Killjoys: The Harvest (recap and review)

Still from Killjoys The Harvest John and Shyla
Before going into Killjoys, The Harvest, take a moment to appreciate the serendipitous casting of Lisa Ryder, aka Beka from Andromeda, aka Kay-Em 14 Jason X, as Keera Deen in this episode. Pause and savor the fact that the show’s makers obviously love the genre and that maybe Kevin Sorbo might be making an appearance along with many more science fiction television and film royalty.

At the end of last week’s episode Dutch provisionally hired D’Avin to be a Killjoy on her team and rather than kill the man her father targeted for her to assassinate, she captured him in order to lean why he had been chosen. This week, John goes with his brother to RAC and D’Avin applies, being accepted, by Keera Deen (Ryder) and starting at a higher rank than John, if he passes his psyche eval. Dutch is still questioning her intended target.

When the man insists he has no idea why he was marked for death, Dutch lets him go, telling the target to run and hide, she then sets fire to the room where she questioned him. D’Avin and John head to the bar and the harvest festivities are in full swing. D’Avin starts crowd control immediately and John heads straight for the bar and Pree pours him a drink.

Dutch comes in and calms things down, “I’ve got a gun and a badge, everyone calm down,” she says. Her appearance stops D’Avin from choking a man on the bar. Later John learns from a sex worker friend N’oa that her husband has gone missing from his migrant farm job at Leith. His visa is about to run out and the law says that if he is not found, she will be punished instead.

John talks Dutch into taking the job while D’Avin tries to get a RAC doctor to “rubber stamp” his psyche eval. Since he cannot go on a mission till he passes, D’Avin is to sit this one out and his brother and Dutch go undercover to find the missing Hock farm worker.

Entering the farm area as a worker John is tagged with an implant in his ear, that he soon learns is not just a deterrent but a incendiary device that explodes if he stops working. Dutch is posing as a Hock buyer and D’Avin takes the doctor to Leith Bazaar, to buy supplies, in return for her signature on his eval.

Once they arrive at the bazaar, D’Avin learns that Dr. Pawter Simms (Sarah Power) is not, strictly speaking, a practitioner of the “straight and narrow.” John is busy questioning a fellow farm worker while Dutch does some in-depth questioning of the farm owner, Martell (George Tchortov) and gets access to the farm files and the tracker in the missing farm worker Vincent Sh’ao’s ear.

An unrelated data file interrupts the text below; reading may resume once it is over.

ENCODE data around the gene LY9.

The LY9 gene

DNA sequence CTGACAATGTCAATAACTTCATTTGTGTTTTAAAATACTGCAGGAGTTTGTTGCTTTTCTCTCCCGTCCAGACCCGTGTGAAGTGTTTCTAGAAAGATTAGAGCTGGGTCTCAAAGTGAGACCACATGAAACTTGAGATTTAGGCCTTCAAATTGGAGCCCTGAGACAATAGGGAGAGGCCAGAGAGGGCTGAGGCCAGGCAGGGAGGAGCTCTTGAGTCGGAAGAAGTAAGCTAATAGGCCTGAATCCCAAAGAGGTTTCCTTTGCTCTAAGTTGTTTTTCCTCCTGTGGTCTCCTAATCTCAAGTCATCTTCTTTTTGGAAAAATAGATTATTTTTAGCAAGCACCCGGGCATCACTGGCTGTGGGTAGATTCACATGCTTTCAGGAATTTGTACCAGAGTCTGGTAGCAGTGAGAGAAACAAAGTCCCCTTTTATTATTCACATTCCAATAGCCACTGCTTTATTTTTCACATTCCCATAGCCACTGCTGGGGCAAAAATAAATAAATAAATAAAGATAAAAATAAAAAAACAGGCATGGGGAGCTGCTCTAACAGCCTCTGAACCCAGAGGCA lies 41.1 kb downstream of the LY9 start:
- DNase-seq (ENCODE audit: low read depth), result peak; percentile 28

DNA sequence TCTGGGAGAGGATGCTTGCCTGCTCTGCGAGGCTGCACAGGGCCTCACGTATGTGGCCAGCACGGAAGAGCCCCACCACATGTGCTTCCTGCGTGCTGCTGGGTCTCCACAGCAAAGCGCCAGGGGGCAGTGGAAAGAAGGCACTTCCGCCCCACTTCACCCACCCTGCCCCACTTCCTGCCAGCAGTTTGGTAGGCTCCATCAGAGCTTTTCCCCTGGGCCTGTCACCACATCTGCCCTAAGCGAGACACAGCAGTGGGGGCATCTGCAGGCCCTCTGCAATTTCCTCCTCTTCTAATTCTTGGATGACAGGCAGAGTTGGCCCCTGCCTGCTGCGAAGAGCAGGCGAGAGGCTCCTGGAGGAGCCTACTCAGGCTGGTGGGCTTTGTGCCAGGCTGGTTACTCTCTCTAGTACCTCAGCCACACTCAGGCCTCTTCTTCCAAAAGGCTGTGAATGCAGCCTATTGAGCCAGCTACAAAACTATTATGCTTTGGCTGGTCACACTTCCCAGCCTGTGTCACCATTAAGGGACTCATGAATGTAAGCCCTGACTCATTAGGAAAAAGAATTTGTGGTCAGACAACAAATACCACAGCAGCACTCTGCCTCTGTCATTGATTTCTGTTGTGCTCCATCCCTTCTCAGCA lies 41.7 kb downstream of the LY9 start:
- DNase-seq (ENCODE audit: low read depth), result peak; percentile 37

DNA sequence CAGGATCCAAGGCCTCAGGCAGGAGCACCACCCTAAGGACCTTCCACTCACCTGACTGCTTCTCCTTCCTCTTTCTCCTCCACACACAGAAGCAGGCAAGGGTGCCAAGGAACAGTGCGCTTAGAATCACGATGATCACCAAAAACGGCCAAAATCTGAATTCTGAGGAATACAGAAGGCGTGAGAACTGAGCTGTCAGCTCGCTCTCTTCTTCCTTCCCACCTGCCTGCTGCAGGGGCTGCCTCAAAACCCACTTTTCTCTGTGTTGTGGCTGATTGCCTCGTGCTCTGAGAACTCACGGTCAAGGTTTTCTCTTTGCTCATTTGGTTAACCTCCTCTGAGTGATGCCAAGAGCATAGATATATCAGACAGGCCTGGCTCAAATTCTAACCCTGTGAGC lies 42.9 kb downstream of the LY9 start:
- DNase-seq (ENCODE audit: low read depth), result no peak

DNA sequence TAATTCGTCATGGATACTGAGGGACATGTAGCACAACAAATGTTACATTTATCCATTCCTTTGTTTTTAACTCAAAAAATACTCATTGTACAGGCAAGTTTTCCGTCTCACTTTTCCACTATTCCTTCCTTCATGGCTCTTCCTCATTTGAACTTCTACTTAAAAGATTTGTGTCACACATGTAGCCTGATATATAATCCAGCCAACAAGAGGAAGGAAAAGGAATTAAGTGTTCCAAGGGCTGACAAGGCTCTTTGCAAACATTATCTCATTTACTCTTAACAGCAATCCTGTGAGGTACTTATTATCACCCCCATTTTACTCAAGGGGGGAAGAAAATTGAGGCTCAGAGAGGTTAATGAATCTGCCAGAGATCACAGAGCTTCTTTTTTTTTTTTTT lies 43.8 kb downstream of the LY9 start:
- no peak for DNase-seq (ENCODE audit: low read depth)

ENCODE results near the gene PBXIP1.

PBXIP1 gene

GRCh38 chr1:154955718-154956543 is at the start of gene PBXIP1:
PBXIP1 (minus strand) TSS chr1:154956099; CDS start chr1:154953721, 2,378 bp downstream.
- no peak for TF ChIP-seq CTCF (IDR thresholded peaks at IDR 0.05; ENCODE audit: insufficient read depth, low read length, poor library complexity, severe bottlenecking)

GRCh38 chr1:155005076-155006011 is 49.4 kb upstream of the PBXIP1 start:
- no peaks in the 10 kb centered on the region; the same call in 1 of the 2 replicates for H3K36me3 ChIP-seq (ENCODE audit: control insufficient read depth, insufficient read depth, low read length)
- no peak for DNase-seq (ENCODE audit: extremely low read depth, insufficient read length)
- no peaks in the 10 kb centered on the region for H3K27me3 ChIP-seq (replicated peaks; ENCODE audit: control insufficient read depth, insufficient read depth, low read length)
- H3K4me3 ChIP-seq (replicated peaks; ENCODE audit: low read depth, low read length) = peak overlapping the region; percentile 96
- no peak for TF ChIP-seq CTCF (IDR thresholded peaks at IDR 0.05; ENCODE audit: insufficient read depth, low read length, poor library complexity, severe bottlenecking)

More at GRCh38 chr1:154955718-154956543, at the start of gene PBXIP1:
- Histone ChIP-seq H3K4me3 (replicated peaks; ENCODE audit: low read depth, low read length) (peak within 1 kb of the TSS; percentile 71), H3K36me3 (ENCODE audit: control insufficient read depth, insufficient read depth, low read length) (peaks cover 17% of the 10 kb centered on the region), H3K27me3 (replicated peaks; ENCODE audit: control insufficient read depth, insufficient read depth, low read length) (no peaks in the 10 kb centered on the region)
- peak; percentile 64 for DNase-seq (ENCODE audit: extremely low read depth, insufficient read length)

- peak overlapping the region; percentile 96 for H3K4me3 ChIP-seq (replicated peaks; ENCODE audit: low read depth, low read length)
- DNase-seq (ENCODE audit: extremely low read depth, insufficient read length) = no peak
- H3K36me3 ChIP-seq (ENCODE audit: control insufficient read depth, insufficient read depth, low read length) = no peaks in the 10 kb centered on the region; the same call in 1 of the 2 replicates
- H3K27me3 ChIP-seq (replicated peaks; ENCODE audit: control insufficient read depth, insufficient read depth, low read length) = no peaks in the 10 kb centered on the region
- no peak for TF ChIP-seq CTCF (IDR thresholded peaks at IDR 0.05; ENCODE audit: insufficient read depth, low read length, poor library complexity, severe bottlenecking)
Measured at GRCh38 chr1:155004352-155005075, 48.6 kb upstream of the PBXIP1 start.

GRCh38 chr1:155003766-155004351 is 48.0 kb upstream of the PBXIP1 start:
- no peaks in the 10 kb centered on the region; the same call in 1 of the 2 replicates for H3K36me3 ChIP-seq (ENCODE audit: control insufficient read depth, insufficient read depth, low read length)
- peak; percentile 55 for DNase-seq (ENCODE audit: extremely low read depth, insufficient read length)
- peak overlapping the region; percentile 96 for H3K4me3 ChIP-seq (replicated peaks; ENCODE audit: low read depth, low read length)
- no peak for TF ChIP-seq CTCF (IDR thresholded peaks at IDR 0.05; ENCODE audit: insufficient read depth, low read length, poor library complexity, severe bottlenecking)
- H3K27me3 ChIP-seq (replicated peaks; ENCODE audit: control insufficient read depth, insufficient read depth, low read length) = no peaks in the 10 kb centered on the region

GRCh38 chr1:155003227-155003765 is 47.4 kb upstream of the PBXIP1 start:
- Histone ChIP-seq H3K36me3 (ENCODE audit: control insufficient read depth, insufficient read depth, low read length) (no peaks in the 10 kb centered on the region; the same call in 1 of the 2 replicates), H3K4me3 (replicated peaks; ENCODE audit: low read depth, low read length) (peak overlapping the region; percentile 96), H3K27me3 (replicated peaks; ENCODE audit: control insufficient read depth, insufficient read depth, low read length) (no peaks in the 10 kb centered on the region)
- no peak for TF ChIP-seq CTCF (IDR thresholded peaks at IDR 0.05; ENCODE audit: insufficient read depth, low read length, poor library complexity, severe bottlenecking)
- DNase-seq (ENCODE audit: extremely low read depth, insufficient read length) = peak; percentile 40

When she and John run down the tracker device, they find not only Vincent’s ear but a lot more, all buried in the farmland. The question is whether or not all of the ear’s owners are dead, or just missing and why Martell has not reported it. D’Avin and Simms have a falling out after she triggers a stress attack in the former soldier and it looks like she may not sign his eval as a result.

John, whom Dutch ordered to lay low, talks to a coworker and it turns out that the ears have been cut off by the workers so they can escape. Dutch calls D’Avin to see if John has been in touch, she is tracking John’s tracker and finds it, and his ear, buried in the dirt. It turns out that the missing workers, plural, not just Vincent, are all working in the woods at a Jack “grow up”, a drug farm.

Martell discovers that Dutch hacked his system and called the authorities to report his Jack farm to avoid arrest, they are, he tells Dutch, on their way to kill everything in the woods, including Vincent and John. Dutch and D’Avin rush to the grow up and John has rounded up the missing workers along with Vincent. They, and Sh’ao, leave the area one step ahead of the deforestation ships, except for Shyla (Hannah Anderson) who says she would rather die than return to Westerly.

By the end of the episode, Dutch and John clear the air and D’Avin gets his eval signed by Simms. It looks like the doctor and D’Avin will be seeing more of one another since he has asked her to treat his Stress Response Syndrome and John gets his ear replaced.

Killjoys moves quickly and the fast pace, along with clever dialogue and some excellent one-liners makes for an entertaining show. This Canadian export is, like Dark Matter, a great example of what TV should be; fun and un-complicated. Aaron Ashmore, Hannah John-Kamen and Luke Macfarlane are a chemically viable trio of protagonists and SyFy has definite winner on its roster. Part of the #SyFyFridays line up.

The Shrine (2010): Polish Horror with a Twist

Still from The Shrine
Directed and co-written by Joe Knautz, the 2010 Polish themed horror film with a twist, The Shrine which is his second feature length film, tells the story of a journalist who is pursuing what she believes to be the next big story. Starring Aaron Ashmore (Killjoys, Warehouse 13), Cindy Sampson (Swamp Devil, The Last Kiss) and Meghan Heffern (Chloe, What If) it could be seen as a message to those who aspire to greatness, “Be careful of what you wish for” or “Don’t you think the bee story would have been safer?”

Carmen (Sampson) is a junior journalist who wrote an expose that caused a lot of problems for her publication. Her punishment is to be given mediocre and banal stories to cover. Somewhat ironically, given the mysterious virus that is killing off honeybees in the real world, she is told to investigate and write about two separate bee keepers whose bees have suddenly and mysteriously died. Finding the prospect of talking to a couple of “bee farmers” fairly dull, she tosses the assignment in the bin.